Fleet Financial Group has sued Advanta Corp. for alleged improprieties in Advanta's sale last year of $10.5 billion of credit card receivables.

The complaint, filed last Friday in Delaware Chancery Court, said Advanta misappropriated funds and misrepresented the portfolio's condition. Fleet is seeking $126 million in damages.

Advanta issued a vigorous denial Monday and questioned why Fleet had not chosen to "follow the dispute resolution procedures" agreed to in their deal.

Fleet, which used the transaction to stake out a position in the credit card industry's Top 10, said it was forced to pay Advanta cardholders $3.9 million to compensate for "excessive and improper interest rate charges" that were discovered after the deal closed.

Fleet also accused Advanta of not submitting a balance sheet describing the card business' holdings at the time of the closing, last Feb. 20. This document was due April 30, Fleet said, and was supposed to have been independently audited.

"As it waited in vain, Fleet became increasingly concerned that the credit card business assets and liabilities transferred to Fleet were not what they had been represented to be," according to the complaint.

Fleet, which paid a $500 million premium for the Advanta card portfolio, then hired KPMG Peat Marwick to analyze the assets and liabilities it purchased. The accounting firm concluded that Advanta had "converted $78.7 million of Fleet funds to its own use and overstated the assets and underestimated the liabilities transferred to Fleet by a total of at least $47.6 million," according to the complaint.

"Fleet is saying it overpaid for the portfolio relative to the formula they agreed to," said Fox-Pitt Kelton analyst Michael Granger.

In addition Fleet accused Advanta of wooing back former employees who moved on to the Fleet payroll. Thirteen are named in the court filing. They were said to be "critical to Fleet's ability to realize the full benefit of its bargain with Advanta."

Though Advanta had suffered above-average delinquencies, Fleet said the performance of the loans was not a central issue.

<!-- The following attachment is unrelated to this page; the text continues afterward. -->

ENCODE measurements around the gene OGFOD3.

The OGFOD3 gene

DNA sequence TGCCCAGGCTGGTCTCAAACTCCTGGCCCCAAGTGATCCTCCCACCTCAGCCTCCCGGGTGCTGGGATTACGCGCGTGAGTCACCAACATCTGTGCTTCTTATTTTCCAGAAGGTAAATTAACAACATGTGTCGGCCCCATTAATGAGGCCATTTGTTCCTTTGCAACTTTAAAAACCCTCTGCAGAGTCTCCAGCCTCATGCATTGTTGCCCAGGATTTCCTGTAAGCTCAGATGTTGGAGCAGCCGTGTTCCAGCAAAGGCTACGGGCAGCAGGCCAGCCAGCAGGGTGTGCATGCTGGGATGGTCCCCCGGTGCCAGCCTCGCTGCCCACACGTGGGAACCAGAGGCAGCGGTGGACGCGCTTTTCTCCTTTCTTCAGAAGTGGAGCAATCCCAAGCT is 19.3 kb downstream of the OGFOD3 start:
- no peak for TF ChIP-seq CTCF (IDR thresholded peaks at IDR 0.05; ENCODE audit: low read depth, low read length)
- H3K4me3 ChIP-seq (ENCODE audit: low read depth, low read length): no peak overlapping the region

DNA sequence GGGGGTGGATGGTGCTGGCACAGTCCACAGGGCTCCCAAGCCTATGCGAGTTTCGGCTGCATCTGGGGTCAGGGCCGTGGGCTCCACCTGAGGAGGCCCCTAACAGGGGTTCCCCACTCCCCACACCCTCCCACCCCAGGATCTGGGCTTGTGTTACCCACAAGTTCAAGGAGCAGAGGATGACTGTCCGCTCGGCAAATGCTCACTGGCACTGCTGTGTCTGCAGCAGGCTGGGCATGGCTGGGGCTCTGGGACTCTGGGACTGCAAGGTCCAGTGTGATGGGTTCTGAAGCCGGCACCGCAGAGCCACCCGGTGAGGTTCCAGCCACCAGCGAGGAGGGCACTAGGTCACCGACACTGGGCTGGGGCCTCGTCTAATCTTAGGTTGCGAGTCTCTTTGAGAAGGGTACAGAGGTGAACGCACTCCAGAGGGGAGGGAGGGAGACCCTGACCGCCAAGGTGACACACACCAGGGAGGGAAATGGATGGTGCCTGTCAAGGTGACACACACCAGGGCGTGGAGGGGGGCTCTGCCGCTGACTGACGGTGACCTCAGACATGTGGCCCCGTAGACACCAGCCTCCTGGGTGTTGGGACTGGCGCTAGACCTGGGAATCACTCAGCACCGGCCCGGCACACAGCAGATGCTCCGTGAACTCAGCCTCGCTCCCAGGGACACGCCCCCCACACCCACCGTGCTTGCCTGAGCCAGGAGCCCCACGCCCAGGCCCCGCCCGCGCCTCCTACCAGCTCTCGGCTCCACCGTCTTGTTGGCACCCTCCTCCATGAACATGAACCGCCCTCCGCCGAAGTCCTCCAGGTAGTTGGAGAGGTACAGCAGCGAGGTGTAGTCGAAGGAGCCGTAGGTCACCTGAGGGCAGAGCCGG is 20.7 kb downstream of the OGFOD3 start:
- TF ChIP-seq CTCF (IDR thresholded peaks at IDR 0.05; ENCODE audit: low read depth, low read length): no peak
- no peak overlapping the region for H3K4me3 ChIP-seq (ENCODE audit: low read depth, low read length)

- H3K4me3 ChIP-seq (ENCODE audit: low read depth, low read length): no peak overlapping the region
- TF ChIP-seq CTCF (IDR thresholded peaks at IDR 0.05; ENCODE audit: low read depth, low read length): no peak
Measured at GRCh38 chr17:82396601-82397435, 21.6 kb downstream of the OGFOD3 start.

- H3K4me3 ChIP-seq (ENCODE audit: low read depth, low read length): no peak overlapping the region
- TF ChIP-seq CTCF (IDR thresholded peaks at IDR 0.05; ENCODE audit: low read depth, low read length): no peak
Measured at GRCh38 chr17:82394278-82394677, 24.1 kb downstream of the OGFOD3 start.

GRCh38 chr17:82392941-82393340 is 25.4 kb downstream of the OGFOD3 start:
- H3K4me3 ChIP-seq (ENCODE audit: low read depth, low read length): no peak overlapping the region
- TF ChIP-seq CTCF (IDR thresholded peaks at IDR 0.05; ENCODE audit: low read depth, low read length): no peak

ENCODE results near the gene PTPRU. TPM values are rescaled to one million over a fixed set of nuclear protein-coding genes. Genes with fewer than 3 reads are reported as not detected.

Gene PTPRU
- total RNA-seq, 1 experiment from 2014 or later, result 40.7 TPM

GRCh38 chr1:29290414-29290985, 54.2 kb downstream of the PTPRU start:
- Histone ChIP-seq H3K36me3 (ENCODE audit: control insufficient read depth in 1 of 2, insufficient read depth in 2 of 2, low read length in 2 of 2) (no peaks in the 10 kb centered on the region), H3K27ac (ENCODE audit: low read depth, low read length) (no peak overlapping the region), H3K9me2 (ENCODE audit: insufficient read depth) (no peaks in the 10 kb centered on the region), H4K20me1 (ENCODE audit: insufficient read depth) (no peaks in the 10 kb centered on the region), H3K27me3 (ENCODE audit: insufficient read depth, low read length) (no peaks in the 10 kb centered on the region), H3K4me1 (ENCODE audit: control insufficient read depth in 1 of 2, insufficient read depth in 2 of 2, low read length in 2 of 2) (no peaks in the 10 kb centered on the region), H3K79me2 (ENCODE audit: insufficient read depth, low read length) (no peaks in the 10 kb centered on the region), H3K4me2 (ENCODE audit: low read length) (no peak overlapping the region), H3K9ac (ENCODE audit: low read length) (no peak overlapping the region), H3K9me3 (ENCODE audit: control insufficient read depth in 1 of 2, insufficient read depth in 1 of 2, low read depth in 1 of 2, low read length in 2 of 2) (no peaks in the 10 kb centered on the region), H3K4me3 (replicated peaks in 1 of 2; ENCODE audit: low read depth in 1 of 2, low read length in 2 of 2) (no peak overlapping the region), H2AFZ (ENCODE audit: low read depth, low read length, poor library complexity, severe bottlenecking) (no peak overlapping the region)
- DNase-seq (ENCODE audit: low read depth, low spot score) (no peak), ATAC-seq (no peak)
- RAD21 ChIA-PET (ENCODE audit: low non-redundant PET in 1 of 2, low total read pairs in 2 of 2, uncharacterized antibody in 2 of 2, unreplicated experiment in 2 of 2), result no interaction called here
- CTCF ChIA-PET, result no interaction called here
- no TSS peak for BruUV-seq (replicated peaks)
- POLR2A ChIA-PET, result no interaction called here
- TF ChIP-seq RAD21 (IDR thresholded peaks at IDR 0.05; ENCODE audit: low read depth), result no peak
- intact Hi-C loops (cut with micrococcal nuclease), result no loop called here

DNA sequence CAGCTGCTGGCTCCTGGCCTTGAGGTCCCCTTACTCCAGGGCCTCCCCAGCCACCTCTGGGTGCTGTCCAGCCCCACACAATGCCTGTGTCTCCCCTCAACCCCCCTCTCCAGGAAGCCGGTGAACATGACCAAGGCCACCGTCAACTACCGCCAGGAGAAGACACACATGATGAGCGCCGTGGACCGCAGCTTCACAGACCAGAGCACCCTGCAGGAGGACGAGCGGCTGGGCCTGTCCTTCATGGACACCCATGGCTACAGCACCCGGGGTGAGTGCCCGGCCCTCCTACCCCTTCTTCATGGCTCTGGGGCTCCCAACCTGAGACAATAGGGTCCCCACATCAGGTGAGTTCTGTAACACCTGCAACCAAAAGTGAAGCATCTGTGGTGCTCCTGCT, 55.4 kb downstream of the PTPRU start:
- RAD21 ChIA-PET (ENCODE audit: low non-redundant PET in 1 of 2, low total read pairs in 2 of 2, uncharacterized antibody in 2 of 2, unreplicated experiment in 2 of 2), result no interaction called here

"We are very pleased with the portfolio," said Fleet spokeswoman Rena Desisto. "It has generated net income that exceeds our expectations."

Fleet's $16 billion card portfolio generated $92 million in net income for 1998.

Fleet is contesting the final settlement process, known as post-closing adjustments, which involve certain reserves Advanta set aside to pay Fleet.

Michael Auriemma, president of Auriemma Consulting Group in Westbury, N.Y., said this type of dispute is unusual. "I have heard of disagreements, but $126 million in disagreements sounds pretty major."

Philip Browne, chief financial officer of Spring House, Pa.-based Advanta, said the reserves "would have reduced the final payment that Fleet made for the portfolio." But he declined to disclose the amount of reserves Advanta set aside.

Advanta, now focused on business credit, mortgages, and other noncard activities, vowed to defend itself and accused Fleet of "misconstruing the settlement process."

Card industry executives said there has been acrimony between the companies for some time, in part because of the complexity of the deal. With the card accounts, Fleet took on 1,900 employees, technology and information management, direct marketing, and treasury finance operations.

"From what I understand, this was really complicated," said Irving J. Levin, chief executive of Renaissance Holdings Inc., Beaverton, Ore.

Advanta sold its card business after suffering losses in 1997-$20 million in the first quarter alone.

Compounding its problems was a class action filed in 1997 on behalf of customers who held Advanta's SmartMoves card. The suit followed Advanta's decision to raise the price on this program, which promised a certain low interest rate on transferred balances.

The case was settled Jan. 15, with Advanta agreeing to set aside $7.25 million to be distributed to SmartMoves cardholders.

Advanta spokeswoman D'Arcy Rudnay said the company admitted no wrongdoing and settled because "of the amount of energy, time, and resources it would take to defend ourselves."

A separate class action filed by Advanta shareholders and related to the credit card sale is still pending.

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